Field goals won’t cut it against Patriots

Field goals won’t cut it against Patriots
January 7, 2013, 8:00 am
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Texans ready for a rematch in Foxboro

The Texans outgained the Bengals 420-198. They doubled them in first downs (24-12). And nearly doubled them in time of possession (38:49-21:11).

The Texans dominated the Bengals on Saturday.

And won by six points.

That won’t be good enough to beat the New England Patriots in Foxboro. It won’t be good enough on Sunday to beat a Tom Brady team that led the NFL in points per game this season with 34.8.

The Patriots are going to score. The Texans just have to make sure they do too.

“We have to get touchdowns,” left tackle Duane Brown said. “Get in the red zone, playing New England, we have to get touchdowns. You’ve got to do a better job up front, whatever play is called. Run play, we can throw 2nd-and-2, 3rd-and-2. We have to convert those, can’t settle for field goals. Everyone was pretty disappointed and that was a good thing. We’re disappointed we got field goals and that’s a sign of a great team, great offense, and we’ll look at it and see what corrections need to be made.”

The Texans made it into the red zone four times on Saturday. One time, Arian Foster punched in a one-yard touchdown but on the other three, they settled for Shayne Graham field goals. On all three drives, they made it inside the 10-yard line before the drive stalled.

One of the closest plays they had in the red zone was in the second quarter, when Matt Schaub’s pass to Andre Johnson was just out of reach. It looked like Johnson might have been able to make the grab but he wasn’t.

Seven points turned into three. Twenty one points turned into nine.

Against the Bengals, that was good enough but the Texans know that won’t cut it against the team that spanked them 42-14 a few weeks ago.

“Well, you know you can always improve as a team,” said Arian Foster, who on Saturday became the first running back in NFL history to rush for at least 100 yards in each of his first three career playoff games. “That was obviously our Achilles heel today and I think when you get in the red zone, especially against a team like New England, you have to score touchdowns. You can’t kick field goals because they like to put up points and they like to put up points in a hurry.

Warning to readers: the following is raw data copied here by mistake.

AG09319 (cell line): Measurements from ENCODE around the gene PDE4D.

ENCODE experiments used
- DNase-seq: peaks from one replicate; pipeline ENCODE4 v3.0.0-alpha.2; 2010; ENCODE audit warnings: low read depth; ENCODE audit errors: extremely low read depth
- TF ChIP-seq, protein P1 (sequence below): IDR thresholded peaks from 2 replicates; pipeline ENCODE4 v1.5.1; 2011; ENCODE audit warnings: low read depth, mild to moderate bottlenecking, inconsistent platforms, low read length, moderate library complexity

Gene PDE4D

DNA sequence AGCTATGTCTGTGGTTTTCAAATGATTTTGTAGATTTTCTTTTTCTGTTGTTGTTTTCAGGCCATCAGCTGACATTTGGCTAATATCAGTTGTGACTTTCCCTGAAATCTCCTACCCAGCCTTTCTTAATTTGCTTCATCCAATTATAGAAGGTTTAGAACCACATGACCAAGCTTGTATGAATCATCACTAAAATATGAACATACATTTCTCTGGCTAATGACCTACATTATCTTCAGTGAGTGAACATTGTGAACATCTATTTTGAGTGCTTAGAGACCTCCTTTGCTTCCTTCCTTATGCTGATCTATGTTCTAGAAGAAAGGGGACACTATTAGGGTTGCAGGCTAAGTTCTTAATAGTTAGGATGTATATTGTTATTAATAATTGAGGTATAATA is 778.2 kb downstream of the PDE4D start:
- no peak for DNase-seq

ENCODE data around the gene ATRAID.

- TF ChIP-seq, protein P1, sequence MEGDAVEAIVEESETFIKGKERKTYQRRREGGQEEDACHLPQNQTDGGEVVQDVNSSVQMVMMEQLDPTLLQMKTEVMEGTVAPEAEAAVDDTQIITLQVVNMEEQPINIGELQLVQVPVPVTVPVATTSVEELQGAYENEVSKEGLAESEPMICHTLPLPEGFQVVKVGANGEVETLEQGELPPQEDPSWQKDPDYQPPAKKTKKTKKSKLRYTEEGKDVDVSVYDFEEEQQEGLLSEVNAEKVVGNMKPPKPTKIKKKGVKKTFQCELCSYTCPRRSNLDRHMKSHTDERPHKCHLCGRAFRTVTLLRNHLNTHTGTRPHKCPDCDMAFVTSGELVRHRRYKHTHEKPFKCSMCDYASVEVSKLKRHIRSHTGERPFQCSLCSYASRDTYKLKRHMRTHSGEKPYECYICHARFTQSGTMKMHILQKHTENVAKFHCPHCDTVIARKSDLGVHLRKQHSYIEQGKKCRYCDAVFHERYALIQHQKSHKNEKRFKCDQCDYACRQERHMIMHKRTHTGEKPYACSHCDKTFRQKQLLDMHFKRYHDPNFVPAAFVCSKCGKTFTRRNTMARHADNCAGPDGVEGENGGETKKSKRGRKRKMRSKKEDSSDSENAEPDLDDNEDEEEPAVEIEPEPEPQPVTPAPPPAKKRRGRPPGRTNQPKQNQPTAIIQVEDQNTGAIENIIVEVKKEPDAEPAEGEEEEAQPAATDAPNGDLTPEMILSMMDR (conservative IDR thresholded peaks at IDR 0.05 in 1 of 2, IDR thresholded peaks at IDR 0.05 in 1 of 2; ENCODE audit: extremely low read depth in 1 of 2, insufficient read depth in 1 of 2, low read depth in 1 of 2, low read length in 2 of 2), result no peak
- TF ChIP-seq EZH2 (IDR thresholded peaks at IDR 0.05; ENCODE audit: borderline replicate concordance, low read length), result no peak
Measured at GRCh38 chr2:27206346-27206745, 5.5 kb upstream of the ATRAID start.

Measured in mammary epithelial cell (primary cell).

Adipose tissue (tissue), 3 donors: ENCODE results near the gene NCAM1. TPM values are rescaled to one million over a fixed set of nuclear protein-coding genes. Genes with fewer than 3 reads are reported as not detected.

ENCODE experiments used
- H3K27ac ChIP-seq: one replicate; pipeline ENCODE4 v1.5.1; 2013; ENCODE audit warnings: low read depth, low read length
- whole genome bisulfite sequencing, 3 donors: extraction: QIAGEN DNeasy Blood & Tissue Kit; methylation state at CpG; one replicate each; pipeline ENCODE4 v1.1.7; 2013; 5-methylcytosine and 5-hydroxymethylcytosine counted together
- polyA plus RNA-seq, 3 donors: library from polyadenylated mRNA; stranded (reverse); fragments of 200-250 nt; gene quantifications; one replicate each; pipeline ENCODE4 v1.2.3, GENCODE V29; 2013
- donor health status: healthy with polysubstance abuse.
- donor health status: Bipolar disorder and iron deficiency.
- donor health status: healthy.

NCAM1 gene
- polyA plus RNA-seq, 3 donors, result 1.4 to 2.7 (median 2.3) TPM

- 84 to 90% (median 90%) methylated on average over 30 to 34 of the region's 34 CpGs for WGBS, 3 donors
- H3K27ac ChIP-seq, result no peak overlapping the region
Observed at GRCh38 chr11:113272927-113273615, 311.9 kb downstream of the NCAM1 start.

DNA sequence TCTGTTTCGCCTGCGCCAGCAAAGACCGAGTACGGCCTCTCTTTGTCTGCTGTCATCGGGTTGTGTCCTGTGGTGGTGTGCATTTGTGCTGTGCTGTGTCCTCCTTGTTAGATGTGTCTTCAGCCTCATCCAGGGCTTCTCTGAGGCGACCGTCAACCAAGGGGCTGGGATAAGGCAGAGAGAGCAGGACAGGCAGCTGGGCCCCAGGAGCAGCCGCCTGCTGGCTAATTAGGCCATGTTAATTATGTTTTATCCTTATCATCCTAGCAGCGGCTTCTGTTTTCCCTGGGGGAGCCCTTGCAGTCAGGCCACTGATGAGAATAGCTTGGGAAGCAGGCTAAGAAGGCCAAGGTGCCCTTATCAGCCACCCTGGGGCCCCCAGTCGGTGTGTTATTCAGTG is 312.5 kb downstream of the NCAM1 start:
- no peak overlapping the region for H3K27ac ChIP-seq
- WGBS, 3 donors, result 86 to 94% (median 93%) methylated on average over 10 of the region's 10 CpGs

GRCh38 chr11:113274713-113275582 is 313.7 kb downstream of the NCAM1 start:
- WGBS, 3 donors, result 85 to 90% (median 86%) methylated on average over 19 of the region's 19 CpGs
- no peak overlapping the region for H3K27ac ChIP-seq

“I have a lot of faith in our defense, but that man behind center over there (Brady), on that side of the ball over there, he’s a great player. He’s a first ballot hall-of-famer. You have to keep him off the field and you have to capitalize anytime you get the opportunity.”

The Texans actually weren’t bad in the red zone during the regular season. They ranked 12th in the league in red-zone offense, scoring touchdowns on 56.1 percent of trips.

But the Patriots were the best team in football in that category this season. They scored touchdowns on 70 percent of their red-zone drives. Their 49 red-zone touchdowns were 10 more than the next closest team.  

“I can tell you right now we actually do have to beat those guys to be a Super Bowl worthy team,” J.J. Watt said. “But it’s a great challenge, it’s a very good team. They know what they’re doing in the playoffs. They’ve been there many times before. They know what it takes so it’s going to take everything we have and we’re really excited about that challenge.”

In the first game against New England, the Texans scored every time they made it into the red zone. The problem was they only made it there twice – two touchdowns in the second half when the game was already well out of reach.

They did make it inside the 30 one other time, on their second drive of the game, when Schaub threw an interception on a pass intended for Kevin Walter. That just serves as a reminder: when they have chances against the Patriots, they need to convert.

“No question. When you face a team like New England that scores a lot of points, you have to take advantage of your opportunities down there,” tight end Owen Daniels said. “That will be a focus this week obviously. Something that we can definitely improve on, something that we can take away and improve on from this game. But I’m feeling pretty good about our defense right now with the way they’re playing. Hopefully they bring that to the table next week.”

And the Texans’ defense did play well. In fact, they were the reason they won. Really, the Texans won in spite of their sputtering offense. The Texans’ defense gave up six points on Saturday, while the offense gave up seven on a pick-six.

The Texans beat the Bengals because they held them to 13 points. Don’t expect them to do that against Brady and the Pats. The Patriots haven’t been held to 13 points since Sept. 20, 2009 against the Jets – that was 67 games ago.  

But the playoffs are different, right? The Patriots are 16-6 under Bill Belichick in the playoffs and have scored an average of 24.8 points per game.

“We understand the challenge that we have,” head coach Gary Kubiak said. “That is what is awesome about this league; it’s the ultimate challenge. They’ve been there for a long time. We had a rough trip up there last time, but we’ve earned our right to go back. We want to go back and play a heck of a lot better than we did. We will enjoy this victory today and we’ll get back to work. It’s a challenge that we all work for. That’s why we’re here.”

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